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One of Charles Bukowski's best, this beer-soaked, deliciously degenerate novel follows the wanderings of aspiring writer Henry Chinaski across World War II-era America. Deferred from military service, Chinaski travels from city to city, moving listlessly from one odd job to another, always needing money but never badly enough to keep a job. His day-to-day existence spirals into an endless litany of pathetic whores, sordid rooms, dreary embraces, and drunken brawls, as he makes his bitter, brilliant way from one drink to the next.

Charles Bukowski's posthumous legend continues to grow. Factotum is a masterfully vivid evocation of slow-paced, low-life urbanity and alcoholism, and an excellent introduction to the fictional world of Charles Bukowski.

Topics: Beat Generation, Alcoholism, Sex, Gambling, Made into a Movie, Unemployment, Prostitution, Dark, Black Humor, Gritty, Bawdy, Violent, Poetry, Los Angeles, Short stories, Semi-Autobiographical, and 1970s

Published: HarperCollins on Oct 13, 2009
ISBN: 9780061842412
List price: $8.99
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Henry Chinaski travels throughout the U.S., usually by bus, occasionally writing, and losing odd jobs with frequency. “I always started a job with the feeling that I’d soon quit or be fired, and this gave me a relaxed manner that was mistaken for intelligence or some secret power.” He engages in his time-honored pursuits: drinking, sex, gambling and getting arrested. “Disturbing the peace was one of my favorites.” These are usually what cause him to lose jobs.Henry’s a misanthrope, or at least claims to be. Maybe he has cause. A woman asks him: “Your parents hated you, right?” “Right.”Chinaski claims he’d rather be alone: “I was a man who thrived on solitude; without it I was like another man without food or water. Each day without solitude weakened me.” But Chinaski always has a woman, preferably one that drinks as hard as him.What characterizes Chinaski is his refusal to accept the conditions of life as it has become: “Frankly, I was horrified by life, at what a man had to do simply in order to eat, sleep, and keep himself clothed.” He rages against it the entire book.read more
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In the words of Bukowski, pretty shitty, vulgar and uninterestingread more
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Definatly Buk. The drinking, the women, but much of the Bukowski pathos is missing and the stories seem disconnected and sometimes just depressing without the usual Buk insight. Average Buk read only for the real fan.read more
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Reviews

Henry Chinaski travels throughout the U.S., usually by bus, occasionally writing, and losing odd jobs with frequency. “I always started a job with the feeling that I’d soon quit or be fired, and this gave me a relaxed manner that was mistaken for intelligence or some secret power.” He engages in his time-honored pursuits: drinking, sex, gambling and getting arrested. “Disturbing the peace was one of my favorites.” These are usually what cause him to lose jobs.Henry’s a misanthrope, or at least claims to be. Maybe he has cause. A woman asks him: “Your parents hated you, right?” “Right.”Chinaski claims he’d rather be alone: “I was a man who thrived on solitude; without it I was like another man without food or water. Each day without solitude weakened me.” But Chinaski always has a woman, preferably one that drinks as hard as him.What characterizes Chinaski is his refusal to accept the conditions of life as it has become: “Frankly, I was horrified by life, at what a man had to do simply in order to eat, sleep, and keep himself clothed.” He rages against it the entire book.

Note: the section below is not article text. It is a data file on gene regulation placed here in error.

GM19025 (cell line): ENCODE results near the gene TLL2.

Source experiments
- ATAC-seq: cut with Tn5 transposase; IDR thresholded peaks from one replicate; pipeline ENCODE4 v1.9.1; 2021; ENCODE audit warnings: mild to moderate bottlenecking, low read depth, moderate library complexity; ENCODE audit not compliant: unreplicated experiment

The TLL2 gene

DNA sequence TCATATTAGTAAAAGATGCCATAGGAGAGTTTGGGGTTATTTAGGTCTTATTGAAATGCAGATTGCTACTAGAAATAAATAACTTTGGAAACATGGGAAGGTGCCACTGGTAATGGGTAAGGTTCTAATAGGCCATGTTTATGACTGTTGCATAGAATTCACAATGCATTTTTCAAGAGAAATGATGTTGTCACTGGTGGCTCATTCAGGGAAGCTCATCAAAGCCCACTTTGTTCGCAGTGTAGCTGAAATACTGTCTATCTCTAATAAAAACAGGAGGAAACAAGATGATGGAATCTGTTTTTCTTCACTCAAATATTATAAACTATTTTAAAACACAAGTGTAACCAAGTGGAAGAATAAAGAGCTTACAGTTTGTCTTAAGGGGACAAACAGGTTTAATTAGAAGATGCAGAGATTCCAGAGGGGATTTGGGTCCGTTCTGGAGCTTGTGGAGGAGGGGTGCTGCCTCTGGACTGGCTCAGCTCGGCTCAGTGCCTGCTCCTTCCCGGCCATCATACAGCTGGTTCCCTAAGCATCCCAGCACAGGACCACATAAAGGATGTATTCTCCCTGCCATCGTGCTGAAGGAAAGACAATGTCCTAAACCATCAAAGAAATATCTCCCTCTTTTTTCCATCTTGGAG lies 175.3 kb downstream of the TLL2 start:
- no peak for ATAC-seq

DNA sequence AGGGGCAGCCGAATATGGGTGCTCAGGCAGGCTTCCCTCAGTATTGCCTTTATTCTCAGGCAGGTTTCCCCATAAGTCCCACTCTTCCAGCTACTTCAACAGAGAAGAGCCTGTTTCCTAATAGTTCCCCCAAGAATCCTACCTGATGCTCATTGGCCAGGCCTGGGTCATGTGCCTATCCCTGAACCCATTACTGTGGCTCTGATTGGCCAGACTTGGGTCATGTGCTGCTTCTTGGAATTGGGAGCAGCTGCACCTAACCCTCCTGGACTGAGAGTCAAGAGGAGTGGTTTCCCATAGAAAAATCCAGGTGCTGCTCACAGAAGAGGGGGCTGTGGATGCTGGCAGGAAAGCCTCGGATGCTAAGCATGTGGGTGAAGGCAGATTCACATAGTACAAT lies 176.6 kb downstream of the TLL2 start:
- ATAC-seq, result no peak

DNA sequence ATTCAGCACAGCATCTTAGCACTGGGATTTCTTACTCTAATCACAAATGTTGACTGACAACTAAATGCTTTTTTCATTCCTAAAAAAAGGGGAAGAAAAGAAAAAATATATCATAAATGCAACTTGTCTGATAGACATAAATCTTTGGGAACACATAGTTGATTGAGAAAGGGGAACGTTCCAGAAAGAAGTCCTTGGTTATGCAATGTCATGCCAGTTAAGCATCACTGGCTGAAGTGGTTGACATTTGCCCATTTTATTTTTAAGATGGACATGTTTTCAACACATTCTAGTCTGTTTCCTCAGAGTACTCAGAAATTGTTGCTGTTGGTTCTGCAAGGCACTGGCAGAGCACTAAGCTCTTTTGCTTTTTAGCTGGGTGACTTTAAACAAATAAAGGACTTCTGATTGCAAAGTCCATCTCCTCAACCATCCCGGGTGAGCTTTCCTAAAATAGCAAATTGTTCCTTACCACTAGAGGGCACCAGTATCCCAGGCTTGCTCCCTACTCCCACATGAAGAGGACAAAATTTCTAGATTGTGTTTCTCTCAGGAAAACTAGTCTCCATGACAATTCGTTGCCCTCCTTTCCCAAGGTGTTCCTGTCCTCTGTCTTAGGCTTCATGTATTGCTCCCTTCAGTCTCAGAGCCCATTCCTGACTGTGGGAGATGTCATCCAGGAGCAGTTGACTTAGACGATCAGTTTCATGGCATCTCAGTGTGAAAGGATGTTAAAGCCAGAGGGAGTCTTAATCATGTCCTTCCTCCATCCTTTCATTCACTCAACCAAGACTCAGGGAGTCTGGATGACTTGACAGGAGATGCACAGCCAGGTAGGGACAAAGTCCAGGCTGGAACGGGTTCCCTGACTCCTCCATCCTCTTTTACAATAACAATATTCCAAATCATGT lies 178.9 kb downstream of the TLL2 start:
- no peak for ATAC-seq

Is this review helpful? Yes | NoThank you for your feedback.
In the words of Bukowski, pretty shitty, vulgar and uninteresting
Is this review helpful? Yes | NoThank you for your feedback.
Definatly Buk. The drinking, the women, but much of the Bukowski pathos is missing and the stories seem disconnected and sometimes just depressing without the usual Buk insight. Average Buk read only for the real fan.
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I didn't like it much. Full of overdrinking and seamy sex. It is supposed to be funny but I only laughed at one situation and a few others were mildly humourous. The whole way through it was the same to the last sentance: Going from one job to another, one drinking bout to another, one loveless sex act to another. It was unrelenting bum living.
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Bukowski is great, but of the novels of his I've read (Post Office, Women, Ham on Rye) this was the least good. The drift from job to job, woman to woman and beer to beer didn't quite add up to something satisfying. There are some great scenes and observations, but they are too sparse even in such a short novel to make it excellent in the way those other novels are. Worth a read if you're a fan, but I'd recommend starting elsewhere if you haven't read him yet.
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Some may disagree but they are probably wrong or just trying to be different, this is Bukowski's best novel. It picks up at the end of Ham on Rye when his lifestyle is just taking full swing and discusses his alcoholism, subjugation of women, violence, alcoholism, and negligence of duty in WWII a very admittance regardless of time, place and persona.
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